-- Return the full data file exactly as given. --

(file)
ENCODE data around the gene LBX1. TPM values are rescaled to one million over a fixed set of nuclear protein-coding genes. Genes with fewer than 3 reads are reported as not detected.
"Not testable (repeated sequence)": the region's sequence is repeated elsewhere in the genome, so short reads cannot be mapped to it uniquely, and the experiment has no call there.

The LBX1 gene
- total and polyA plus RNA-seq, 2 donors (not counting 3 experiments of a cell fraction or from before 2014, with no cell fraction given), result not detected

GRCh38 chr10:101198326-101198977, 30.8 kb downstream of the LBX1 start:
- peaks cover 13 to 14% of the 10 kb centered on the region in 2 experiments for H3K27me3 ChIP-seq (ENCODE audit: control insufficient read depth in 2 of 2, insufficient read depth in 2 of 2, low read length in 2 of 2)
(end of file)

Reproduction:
ENCODE data around the gene LBX1. TPM values are rescaled to one million over a fixed set of nuclear protein-coding genes. Genes with fewer than 3 reads are reported as not detected.
"Not testable (repeated sequence)": the region's sequence is repeated elsewhere in the genome, so short reads cannot be mapped to it uniquely, and the experiment has no call there.

The LBX1 gene
- total and polyA plus RNA-seq, 2 donors (not counting 3 experiments of a cell fraction or from before 2014, with no cell fraction given), result not detected

GRCh38 chr10:101198326-101198977, 30.8 kb downstream of the LBX1 start:
- peaks cover 13 to 14% of the 10 kb centered on the region in 2 experiments for H3K27me3 ChIP-seq (ENCODE audit: control insufficient read depth in 2 of 2, insufficient read depth in 2 of 2, low read length in 2 of 2)